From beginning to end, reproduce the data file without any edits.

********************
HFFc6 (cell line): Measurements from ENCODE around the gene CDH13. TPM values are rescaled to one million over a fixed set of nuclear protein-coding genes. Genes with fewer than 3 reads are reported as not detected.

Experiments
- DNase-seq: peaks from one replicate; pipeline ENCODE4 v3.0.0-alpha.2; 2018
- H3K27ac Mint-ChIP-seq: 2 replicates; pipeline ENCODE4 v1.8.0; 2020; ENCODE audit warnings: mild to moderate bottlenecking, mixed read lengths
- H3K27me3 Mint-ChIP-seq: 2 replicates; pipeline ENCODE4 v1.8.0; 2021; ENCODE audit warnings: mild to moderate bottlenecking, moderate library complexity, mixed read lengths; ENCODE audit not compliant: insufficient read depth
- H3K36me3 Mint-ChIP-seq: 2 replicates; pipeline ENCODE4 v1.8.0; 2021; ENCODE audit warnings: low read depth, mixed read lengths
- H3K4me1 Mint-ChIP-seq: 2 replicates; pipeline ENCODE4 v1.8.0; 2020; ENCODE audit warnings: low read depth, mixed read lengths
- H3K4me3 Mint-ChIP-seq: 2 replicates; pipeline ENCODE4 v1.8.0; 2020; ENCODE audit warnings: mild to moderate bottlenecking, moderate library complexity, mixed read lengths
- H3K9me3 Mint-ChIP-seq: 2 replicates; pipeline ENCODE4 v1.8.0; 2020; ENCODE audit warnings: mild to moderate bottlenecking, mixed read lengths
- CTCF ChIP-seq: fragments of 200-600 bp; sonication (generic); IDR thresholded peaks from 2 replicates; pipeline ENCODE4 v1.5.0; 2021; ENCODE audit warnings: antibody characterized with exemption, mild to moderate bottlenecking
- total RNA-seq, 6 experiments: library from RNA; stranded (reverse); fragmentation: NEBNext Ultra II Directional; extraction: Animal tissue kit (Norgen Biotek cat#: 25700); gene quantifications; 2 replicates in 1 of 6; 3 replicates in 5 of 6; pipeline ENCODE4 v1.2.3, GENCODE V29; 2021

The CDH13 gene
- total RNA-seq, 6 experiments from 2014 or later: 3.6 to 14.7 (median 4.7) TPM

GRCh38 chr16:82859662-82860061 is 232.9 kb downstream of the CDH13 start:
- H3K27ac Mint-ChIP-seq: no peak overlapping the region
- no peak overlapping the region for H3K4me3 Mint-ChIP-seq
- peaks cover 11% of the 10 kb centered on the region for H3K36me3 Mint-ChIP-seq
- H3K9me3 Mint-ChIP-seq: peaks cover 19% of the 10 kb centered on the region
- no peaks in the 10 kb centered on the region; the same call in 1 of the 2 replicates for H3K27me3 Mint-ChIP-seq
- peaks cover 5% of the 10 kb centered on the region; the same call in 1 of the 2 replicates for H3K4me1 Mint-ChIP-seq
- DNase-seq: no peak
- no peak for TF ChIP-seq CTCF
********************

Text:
HFFc6 (cell line): Measurements from ENCODE around the gene CDH13. TPM values are rescaled to one million over a fixed set of nuclear protein-coding genes. Genes with fewer than 3 reads are reported as not detected.

Experiments
- DNase-seq: peaks from one replicate; pipeline ENCODE4 v3.0.0-alpha.2; 2018
- H3K27ac Mint-ChIP-seq: 2 replicates; pipeline ENCODE4 v1.8.0; 2020; ENCODE audit warnings: mild to moderate bottlenecking, mixed read lengths
- H3K27me3 Mint-ChIP-seq: 2 replicates; pipeline ENCODE4 v1.8.0; 2021; ENCODE audit warnings: mild to moderate bottlenecking, moderate library complexity, mixed read lengths; ENCODE audit not compliant: insufficient read depth
- H3K36me3 Mint-ChIP-seq: 2 replicates; pipeline ENCODE4 v1.8.0; 2021; ENCODE audit warnings: low read depth, mixed read lengths
- H3K4me1 Mint-ChIP-seq: 2 replicates; pipeline ENCODE4 v1.8.0; 2020; ENCODE audit warnings: low read depth, mixed read lengths
- H3K4me3 Mint-ChIP-seq: 2 replicates; pipeline ENCODE4 v1.8.0; 2020; ENCODE audit warnings: mild to moderate bottlenecking, moderate library complexity, mixed read lengths
- H3K9me3 Mint-ChIP-seq: 2 replicates; pipeline ENCODE4 v1.8.0; 2020; ENCODE audit warnings: mild to moderate bottlenecking, mixed read lengths
- CTCF ChIP-seq: fragments of 200-600 bp; sonication (generic); IDR thresholded peaks from 2 replicates; pipeline ENCODE4 v1.5.0; 2021; ENCODE audit warnings: antibody characterized with exemption, mild to moderate bottlenecking
- total RNA-seq, 6 experiments: library from RNA; stranded (reverse); fragmentation: NEBNext Ultra II Directional; extraction: Animal tissue kit (Norgen Biotek cat#: 25700); gene quantifications; 2 replicates in 1 of 6; 3 replicates in 5 of 6; pipeline ENCODE4 v1.2.3, GENCODE V29; 2021

The CDH13 gene
- total RNA-seq, 6 experiments from 2014 or later: 3.6 to 14.7 (median 4.7) TPM

GRCh38 chr16:82859662-82860061 is 232.9 kb downstream of the CDH13 start:
- H3K27ac Mint-ChIP-seq: no peak overlapping the region
- no peak overlapping the region for H3K4me3 Mint-ChIP-seq
- peaks cover 11% of the 10 kb centered on the region for H3K36me3 Mint-ChIP-seq
- H3K9me3 Mint-ChIP-seq: peaks cover 19% of the 10 kb centered on the region
- no peaks in the 10 kb centered on the region; the same call in 1 of the 2 replicates for H3K27me3 Mint-ChIP-seq
- peaks cover 5% of the 10 kb centered on the region; the same call in 1 of the 2 replicates for H3K4me1 Mint-ChIP-seq
- DNase-seq: no peak
- no peak for TF ChIP-seq CTCF